# Accelerometer - acceleration value help

I have a problem with the return value of accelerometer.

What is the unit of value returned? The help file shows that it is in Gs.

I guess: 1 G = 9,81 m/s². Is it correct or the unit is in feets?

Thanks.

1G = 9.81 m/s^2 = 386 inches/s^2 = 32.2 feet/s^2

You can convert it to whatever unit you want (the value returned by the WPILib routines is in G).

Thanks,

I have other problem…

I get the acceleration value (in G) and convert it for m/s². After this signal is integrated to obtain the velocity and do another integration to get the distance, but on the second integration the velocity never returns to 0 and as consequence the distance value continues raising.

I want to know how can I fix this problem or some ideia to stop the velocity integration.

Any idea?

you don’t stop moving…
Or
your distance has no vector, victor. So your robot is tracking it’s forward motion, as if it is moving in a line… so even if you turn your program thinks your going in the same line. This could be corrected by assigning a angle to the distance, which could get very complex…

This is a very common problem with integration - what happens when the average value is NOT zero? Well, the integrator output just keeps growing and growing…

There’s an excellent chance that your accelerometer has a small amount of offset error. It’s unavoidable.

The only way to eliminate the growing error is to “de-drift” the offset error by folding in and “subtracting” a true heading/position sensor somewhere in the calculations (eg a magnetic compass or horizon sensor).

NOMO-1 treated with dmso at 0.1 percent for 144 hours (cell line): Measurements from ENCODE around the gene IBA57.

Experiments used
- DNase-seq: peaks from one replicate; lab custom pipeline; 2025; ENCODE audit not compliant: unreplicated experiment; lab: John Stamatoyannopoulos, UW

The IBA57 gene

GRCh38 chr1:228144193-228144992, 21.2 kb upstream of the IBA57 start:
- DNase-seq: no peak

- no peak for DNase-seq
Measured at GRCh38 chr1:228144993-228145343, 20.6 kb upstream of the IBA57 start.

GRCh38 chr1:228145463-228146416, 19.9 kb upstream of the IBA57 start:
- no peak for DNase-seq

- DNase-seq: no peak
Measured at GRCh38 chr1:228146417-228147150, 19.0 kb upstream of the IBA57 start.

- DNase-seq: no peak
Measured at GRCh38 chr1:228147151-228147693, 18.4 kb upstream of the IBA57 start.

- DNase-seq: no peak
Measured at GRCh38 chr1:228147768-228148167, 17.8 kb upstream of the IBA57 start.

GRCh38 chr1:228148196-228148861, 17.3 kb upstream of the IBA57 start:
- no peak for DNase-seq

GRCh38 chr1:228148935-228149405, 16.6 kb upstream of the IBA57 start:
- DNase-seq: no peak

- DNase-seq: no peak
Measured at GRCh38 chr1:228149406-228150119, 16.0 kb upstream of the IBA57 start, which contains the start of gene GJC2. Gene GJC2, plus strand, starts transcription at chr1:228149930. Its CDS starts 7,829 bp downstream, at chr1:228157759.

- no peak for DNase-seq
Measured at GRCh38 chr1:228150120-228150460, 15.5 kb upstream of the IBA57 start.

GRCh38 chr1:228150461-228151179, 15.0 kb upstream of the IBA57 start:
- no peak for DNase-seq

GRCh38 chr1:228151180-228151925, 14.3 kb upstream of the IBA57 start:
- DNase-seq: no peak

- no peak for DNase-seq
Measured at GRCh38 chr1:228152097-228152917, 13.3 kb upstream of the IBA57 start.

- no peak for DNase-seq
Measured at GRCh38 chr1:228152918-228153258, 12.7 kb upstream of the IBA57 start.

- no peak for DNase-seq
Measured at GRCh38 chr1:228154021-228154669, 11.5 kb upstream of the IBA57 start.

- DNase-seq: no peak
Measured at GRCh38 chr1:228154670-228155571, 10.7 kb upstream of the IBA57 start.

There is one other way - use a highpass filter on your accelerometer output. Unfortunately, you’ll never reliably measure DC accelerations (eg measurement of pitch/roll tilt) without that DC measurement.

Russ

You can’t do much about the constantly-increasing distance. You see the same thing with the gyro: it has a little bit of error in it, so the robot constantly drifts a little bit. You can work on your integration routines to make them a bit more accurate, but you’ll always have that little error.

To fix it:
-If you ever have a point where you KNOW the robot isn’t moving (encoder speed on a freely turning wheel = 0), then you can zero out the velocity and start integrating from there again
-Use encoders on a free wheel to track distance, rather than accelerometers. Encoders do not require any integration, and so have much less error. According to QA responses, you are allowed having an unpowered wheel touch the ground that isn’t a rover wheel, so long as it does not add substantial grip for acceleration or braking.